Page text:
This article is part of the Positive U series, a component of U=U & U, Pride Media’s year-long initiative to get the word out about HIV prevention, treatment, and testing, especially the groundbreaking news that people living with HIV who have undetectable viral loads can no longer transmit HIV.
Miami has vibrant sunsets, gorgeous Art Deco architecture, and the best Cuban food in the continental U.S. But the area’s true treasure is longtime HIV activist and advocate Maria Mejia. For over 20 years, the fierce survivor and activist has been helping and inspiring women and girls around the world.
The Colombia-born beauty started life in an environment of abuse and violence, having survived both childhood sexual abuse and gang life in her teens. Mejia has admitted to reporters that when she first learned she’d contracted HIV from her gang-leader boyfriend a week after turning 18, she was devastated — and alone back when being positive was often a death sentence.
Not only did Mejia survive, but this long-term survivor is thriving today and she continually inspires those around her.
“I had two options — to lay in bed and die or to fight and survive, and now thrive, by helping others by being their example and educating the world about HIV,” she says. “I have learned that being of service to others gives me purpose and I thrive on my mission and passion.”
Today, the 46-year-old works with multiple organizations as an international human rights activist, speaker, author, mentor, and educator. Mejia also proudly serves as a global ambassador for The Well Project, a non-profit whose mission is to change the course of the HIV/AIDS pandemic through a unique and comprehensive focus on women and girls.
Mejia is also the founder of "the largest online support group on Facebook for people living with this human condition and those affected by it — both in English and Spanish,” she says. “I created it because I knew that a support system is very important."
Since being featured on Plus magazine’s list of the Most Amazing HIV-Positive Women in 2015, Mejia has continued her dedication to ending the stigma associated with HIV. She's currently very passionate about getting the message out about U=U, the global consensus backed by research stating that when someone living with HIV is virally suppressed (undetectable), there is zero chance of transmitting the virus to a sexual partner, even without the use of condoms.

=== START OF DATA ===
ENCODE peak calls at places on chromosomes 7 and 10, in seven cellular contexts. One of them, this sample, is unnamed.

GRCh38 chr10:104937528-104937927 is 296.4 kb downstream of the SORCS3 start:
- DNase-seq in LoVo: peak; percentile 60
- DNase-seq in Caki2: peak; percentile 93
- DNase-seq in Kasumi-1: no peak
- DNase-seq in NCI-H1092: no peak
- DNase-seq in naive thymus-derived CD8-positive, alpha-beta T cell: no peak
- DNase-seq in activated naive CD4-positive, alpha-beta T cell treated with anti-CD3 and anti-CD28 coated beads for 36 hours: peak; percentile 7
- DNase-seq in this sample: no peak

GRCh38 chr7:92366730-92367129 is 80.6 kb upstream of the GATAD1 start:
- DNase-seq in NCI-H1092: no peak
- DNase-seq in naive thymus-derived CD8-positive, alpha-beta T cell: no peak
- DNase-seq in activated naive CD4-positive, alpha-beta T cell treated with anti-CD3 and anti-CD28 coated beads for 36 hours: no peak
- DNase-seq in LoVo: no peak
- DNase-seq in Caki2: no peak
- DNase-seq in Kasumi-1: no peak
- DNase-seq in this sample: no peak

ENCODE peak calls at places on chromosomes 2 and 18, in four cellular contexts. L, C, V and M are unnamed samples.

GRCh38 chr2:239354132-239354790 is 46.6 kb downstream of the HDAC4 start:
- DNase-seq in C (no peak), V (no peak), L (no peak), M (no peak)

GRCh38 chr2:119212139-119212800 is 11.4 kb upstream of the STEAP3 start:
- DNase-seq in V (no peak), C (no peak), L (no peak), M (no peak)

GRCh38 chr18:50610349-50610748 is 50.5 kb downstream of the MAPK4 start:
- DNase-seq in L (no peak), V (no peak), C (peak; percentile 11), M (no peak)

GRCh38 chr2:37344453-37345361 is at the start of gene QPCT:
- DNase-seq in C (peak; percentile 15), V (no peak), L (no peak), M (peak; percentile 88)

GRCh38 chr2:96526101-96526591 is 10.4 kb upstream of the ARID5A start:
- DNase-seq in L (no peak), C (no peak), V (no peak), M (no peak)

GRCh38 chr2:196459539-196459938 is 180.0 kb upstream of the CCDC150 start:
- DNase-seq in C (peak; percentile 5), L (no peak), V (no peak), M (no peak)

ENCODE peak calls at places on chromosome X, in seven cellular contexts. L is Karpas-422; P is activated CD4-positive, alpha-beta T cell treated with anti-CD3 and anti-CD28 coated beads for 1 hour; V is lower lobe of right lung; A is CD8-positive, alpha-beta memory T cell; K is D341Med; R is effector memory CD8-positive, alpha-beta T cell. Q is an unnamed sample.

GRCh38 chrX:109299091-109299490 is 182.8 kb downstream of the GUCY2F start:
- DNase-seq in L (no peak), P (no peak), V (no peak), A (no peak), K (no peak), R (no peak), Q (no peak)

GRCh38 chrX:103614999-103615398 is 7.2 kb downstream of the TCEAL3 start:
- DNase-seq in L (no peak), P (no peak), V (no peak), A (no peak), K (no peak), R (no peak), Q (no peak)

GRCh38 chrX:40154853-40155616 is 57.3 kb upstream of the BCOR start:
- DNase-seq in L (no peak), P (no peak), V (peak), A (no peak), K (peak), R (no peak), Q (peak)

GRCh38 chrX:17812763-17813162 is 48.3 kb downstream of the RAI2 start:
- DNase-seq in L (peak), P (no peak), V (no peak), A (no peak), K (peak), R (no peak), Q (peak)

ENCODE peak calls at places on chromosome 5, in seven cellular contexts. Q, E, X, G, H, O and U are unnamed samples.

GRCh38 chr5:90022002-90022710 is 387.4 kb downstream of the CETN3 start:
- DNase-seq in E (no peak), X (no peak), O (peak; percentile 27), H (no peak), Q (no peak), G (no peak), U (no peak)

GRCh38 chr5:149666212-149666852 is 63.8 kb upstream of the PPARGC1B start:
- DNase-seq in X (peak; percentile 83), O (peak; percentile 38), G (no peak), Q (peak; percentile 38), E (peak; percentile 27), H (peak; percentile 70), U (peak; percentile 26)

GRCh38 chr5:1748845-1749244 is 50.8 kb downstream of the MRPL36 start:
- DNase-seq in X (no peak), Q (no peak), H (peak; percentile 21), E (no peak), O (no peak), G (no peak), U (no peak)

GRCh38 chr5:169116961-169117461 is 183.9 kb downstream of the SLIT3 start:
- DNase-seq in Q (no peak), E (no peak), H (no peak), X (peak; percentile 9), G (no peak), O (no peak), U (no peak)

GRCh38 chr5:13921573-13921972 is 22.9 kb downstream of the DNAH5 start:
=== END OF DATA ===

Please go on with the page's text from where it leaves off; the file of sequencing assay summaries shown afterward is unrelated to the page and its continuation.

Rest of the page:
In fact, Mejia served as “a proud ambassador and part of the [U=U consensus] national and international steering committee. I jumped in one year after it all started and I fought along with Bruce [Richman, who spearheaded the U=U movement] and others — and I am still fighting many activists and people in the health field that do not want to accept this. It enrages me because it has set us free.”
She continues, “I am a 31-year, long-term survivor and they knew the truth for many years and didn’t tell us because they were fate-keeping and also because they thought we were not responsible enough. [U=U] has freed us from stigma. People are disclosing easier; people have an incentive to stay in treatment and become undetectable.”
Mejia is especially focused on connecting with and helping those who are newly diagnosed, because they are the most vulnerable in many ways. Mejia, who enjoys an active lifestyle of traveling, hiking, biking, and kayaking encourages people living with HIV to not give up on their dreams and continue living their best life.
"Take your meds, live a healthy lifestyle," she adds, "and just throw away everything toxic out of your life.”
Find out more about U=U, and what that means for you, at our U=U&U channel.